Cherry blossoms remind us to appreciate life, beauty and the other moments and things we encounter while we have them, either in spite of or because of the fact that they will end. And as the falling petals teach, even the end can be beautiful.
The Japanese phrase for this is mono no aware (the “alas” of things), a quiet sadness at the passing nature of all things. It is a bittersweet consciousness that nothing we love lasts, but that does not render the love worthless.
The attitude may be hinted at in English by Shakespeare in his Sonnet 73, “That time of year thou mayst in me behold”:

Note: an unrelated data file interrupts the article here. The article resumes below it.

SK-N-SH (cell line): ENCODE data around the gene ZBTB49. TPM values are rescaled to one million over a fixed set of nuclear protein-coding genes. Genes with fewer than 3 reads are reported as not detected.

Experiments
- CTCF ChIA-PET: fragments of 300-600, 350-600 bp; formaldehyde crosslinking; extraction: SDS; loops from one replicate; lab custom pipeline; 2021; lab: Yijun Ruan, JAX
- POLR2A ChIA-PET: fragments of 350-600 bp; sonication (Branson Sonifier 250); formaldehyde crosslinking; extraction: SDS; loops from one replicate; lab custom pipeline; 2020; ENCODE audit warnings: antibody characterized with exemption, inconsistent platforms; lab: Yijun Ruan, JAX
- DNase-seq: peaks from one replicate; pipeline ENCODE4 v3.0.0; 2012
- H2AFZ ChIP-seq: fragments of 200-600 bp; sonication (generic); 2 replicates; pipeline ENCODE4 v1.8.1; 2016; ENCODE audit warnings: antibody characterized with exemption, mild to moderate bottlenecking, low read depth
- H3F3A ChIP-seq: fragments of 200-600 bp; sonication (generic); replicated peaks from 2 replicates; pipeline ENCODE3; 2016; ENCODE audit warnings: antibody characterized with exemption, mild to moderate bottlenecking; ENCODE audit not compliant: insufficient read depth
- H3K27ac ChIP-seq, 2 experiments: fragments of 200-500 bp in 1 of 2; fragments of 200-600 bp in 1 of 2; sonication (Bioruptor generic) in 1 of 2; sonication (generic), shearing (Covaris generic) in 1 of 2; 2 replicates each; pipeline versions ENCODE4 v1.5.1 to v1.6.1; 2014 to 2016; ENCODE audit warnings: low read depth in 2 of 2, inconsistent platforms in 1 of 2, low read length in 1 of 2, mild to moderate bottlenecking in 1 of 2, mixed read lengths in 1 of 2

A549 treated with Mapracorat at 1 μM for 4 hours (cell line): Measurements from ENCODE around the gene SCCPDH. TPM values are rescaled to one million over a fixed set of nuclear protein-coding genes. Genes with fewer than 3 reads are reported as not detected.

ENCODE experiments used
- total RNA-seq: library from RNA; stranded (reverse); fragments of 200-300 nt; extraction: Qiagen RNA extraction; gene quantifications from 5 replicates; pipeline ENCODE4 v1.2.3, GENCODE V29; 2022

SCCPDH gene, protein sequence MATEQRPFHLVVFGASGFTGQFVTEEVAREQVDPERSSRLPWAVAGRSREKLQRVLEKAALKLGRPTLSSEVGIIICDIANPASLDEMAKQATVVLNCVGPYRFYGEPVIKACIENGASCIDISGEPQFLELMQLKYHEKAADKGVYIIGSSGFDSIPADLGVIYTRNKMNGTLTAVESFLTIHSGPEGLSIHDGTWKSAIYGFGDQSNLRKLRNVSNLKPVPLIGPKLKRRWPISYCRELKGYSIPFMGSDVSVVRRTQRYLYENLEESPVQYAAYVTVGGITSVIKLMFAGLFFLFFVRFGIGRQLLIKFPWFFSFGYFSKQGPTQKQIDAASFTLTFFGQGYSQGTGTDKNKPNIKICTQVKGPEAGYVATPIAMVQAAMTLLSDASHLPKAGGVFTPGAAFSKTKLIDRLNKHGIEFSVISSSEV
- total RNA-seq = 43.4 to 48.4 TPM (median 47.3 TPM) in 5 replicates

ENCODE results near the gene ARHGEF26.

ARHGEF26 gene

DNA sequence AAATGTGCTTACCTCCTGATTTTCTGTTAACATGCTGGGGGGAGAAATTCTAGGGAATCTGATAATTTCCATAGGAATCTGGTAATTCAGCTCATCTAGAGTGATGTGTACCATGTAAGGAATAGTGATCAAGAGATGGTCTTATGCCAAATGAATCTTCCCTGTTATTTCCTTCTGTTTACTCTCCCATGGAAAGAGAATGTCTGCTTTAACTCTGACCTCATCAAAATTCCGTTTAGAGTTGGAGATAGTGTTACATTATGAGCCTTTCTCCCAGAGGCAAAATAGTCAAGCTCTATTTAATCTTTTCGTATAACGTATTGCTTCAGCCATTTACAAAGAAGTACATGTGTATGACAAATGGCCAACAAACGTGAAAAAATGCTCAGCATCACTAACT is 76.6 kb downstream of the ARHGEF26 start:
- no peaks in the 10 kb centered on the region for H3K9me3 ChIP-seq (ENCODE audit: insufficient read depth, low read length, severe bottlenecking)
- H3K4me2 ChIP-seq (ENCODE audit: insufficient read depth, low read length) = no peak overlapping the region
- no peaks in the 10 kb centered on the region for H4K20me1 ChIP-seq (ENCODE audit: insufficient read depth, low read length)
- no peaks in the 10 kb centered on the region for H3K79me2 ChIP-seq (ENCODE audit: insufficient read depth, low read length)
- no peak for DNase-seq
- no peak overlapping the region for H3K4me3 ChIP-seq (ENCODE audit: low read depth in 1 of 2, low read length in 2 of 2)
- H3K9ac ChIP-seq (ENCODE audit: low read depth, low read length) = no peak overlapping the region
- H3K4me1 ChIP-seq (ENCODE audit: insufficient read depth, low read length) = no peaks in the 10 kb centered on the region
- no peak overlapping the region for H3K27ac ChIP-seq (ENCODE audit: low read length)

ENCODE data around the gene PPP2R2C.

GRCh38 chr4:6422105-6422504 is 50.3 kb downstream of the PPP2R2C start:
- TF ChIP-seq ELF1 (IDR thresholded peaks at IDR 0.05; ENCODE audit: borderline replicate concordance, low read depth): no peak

This thou perceiv’st, which makes thy love more strong,
To love that well which thou must leave ere long.
It is Lent, a time to reflect on our lives and the other gifts we have been given by God but have failed to really receive.
Perhaps we have failed to notice them. Perhaps we reject or ignore them because they are not what we expected or wanted. They may seem small, like the cherry blossom. They may seem too limited, like the mankai period. The cherry trees call us to look, to pay attention, to see.
For those who see with the eyes of the heart, each gift is an infinitely beautiful grace from the One for whom even our short lives are beautiful beyond measure.
We are God’s sakura.